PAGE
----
Floating the Mighty Free and Easy
So was everyone else. Bobbie Gilmore, a kayak guide, had come from Whitefish, Montana, hauling a trailer full of sea kayaks.
Linnea Larson and I were driving in from the other direction, and we all got to Fort Benton at about the same time, which was several hours later than we'd planned. It was a graceful little town of shady neighborhoods and old brick buildings fronting the river. The Grand Union Hotel, once the finest accommodation between Minneapolis and Seattle, had been nicely refurbished. Wise travelers might have checked into the hotel and gotten a leisurely start in the morning.
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We packed up the kayaks in a frenzy of sweat and began having fun right away. There were no artificial lights anywhere and the stars were bright enough to cast shadows. It was a time for thoughtful comments on the journey ahead.
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There were a few pelicans downriver; they rose up as we approached and we floated under them as they soared overhead. I love the idea of pelicans miles away from any ocean and, quoting from Linnea's bird book, told everyone that the birds had a wingspan of nine feet. The Freemen had "confiscated" his video cameras, probably for being too literal about eyewitness evidence, like the wingspan of certain birds.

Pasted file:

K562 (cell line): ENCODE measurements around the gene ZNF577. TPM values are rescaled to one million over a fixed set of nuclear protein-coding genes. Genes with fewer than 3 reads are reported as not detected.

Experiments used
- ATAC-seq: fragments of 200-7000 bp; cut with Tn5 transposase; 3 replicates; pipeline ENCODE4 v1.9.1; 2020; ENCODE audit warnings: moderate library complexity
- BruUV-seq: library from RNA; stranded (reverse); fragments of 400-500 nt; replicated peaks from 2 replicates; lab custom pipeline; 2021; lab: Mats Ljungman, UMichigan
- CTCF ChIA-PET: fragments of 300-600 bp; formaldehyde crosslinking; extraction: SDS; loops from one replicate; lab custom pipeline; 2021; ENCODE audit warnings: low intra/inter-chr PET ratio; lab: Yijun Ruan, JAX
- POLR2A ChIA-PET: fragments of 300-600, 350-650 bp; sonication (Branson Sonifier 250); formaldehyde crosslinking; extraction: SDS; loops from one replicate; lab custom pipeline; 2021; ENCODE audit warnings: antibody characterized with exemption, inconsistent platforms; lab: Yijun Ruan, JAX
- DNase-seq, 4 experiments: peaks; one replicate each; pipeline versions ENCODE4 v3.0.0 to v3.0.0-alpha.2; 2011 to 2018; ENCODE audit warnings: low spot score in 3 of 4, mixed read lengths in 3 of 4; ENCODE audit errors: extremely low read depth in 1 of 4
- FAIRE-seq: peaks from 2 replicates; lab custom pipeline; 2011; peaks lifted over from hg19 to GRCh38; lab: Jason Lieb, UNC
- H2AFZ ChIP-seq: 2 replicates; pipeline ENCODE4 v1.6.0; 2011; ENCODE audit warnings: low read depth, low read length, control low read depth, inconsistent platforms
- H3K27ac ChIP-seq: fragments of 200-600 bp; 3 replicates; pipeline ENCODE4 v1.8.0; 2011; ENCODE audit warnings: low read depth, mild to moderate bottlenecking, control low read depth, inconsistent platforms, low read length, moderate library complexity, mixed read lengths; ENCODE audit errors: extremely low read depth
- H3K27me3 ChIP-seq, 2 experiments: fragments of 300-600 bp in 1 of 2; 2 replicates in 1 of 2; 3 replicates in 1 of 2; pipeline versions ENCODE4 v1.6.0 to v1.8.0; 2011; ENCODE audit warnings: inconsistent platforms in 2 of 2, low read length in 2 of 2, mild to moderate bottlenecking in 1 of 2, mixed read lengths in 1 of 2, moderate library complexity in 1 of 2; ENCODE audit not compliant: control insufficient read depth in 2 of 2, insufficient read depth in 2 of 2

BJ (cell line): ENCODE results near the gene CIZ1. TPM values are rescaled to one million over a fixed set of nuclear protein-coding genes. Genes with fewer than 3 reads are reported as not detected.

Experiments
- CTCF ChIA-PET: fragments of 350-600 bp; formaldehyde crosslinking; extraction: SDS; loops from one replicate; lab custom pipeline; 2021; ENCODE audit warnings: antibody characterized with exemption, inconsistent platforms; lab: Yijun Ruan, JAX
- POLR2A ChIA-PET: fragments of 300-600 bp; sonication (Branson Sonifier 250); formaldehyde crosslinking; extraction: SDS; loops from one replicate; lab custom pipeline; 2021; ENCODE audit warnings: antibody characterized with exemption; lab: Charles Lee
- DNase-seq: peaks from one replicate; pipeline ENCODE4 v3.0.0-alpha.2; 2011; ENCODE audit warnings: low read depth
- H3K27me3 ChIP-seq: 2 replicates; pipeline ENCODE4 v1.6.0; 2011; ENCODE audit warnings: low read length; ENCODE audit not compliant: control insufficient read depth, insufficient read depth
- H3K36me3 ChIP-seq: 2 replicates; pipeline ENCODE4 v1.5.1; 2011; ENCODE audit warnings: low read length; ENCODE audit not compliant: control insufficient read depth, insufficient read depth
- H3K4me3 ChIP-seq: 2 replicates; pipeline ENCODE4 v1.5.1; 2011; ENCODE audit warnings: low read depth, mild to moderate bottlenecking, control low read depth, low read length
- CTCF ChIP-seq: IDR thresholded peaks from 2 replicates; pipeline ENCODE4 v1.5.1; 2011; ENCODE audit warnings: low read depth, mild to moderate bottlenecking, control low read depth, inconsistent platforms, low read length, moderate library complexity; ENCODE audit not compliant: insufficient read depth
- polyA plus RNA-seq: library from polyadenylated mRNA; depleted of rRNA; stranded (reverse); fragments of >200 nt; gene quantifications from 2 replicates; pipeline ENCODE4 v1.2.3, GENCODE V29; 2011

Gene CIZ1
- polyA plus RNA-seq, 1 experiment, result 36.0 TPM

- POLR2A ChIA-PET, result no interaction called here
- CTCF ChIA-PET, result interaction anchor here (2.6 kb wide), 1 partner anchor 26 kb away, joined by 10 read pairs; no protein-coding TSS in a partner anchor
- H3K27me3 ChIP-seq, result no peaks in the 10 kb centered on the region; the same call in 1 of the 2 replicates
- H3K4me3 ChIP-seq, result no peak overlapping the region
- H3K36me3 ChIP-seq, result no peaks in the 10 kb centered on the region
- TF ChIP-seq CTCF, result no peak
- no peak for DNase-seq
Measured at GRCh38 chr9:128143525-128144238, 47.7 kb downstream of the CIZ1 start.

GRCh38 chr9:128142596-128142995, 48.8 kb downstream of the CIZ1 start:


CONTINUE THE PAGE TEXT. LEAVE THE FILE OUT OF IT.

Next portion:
In point of fact, most of the "rapids" marked on the map are from the steamboat days of the late s. They are gravel bars, or areas that are tricky to navigate upriver in a steamboat. The Missouri trucks along at an easy average of 3. It is a lazy float, appropriate for beginning canoeists or kayakers or rafters.
I suppose you could get in trouble on the river, but you'd have to work at it in a fairly assiduous manner. Bobbie, apparently attempting to raise the adrenaline quotient, said, "Well, in a couple of days we'll hit Deadman Rapids. They were stuck there in the throes of a navigational quandary. At this fork in the river, each stream seemed about the same size. Which was the Missouri? These days, there is little doubt. The Marias, confined by the Tiber dam, 70 miles upstream, is now little more than a creek at its confluence with the Missouri. Most of the men in the Lewis and Clark party thought the north fork, the Marias, was the Missouri; both Lewis and Clark were skeptical.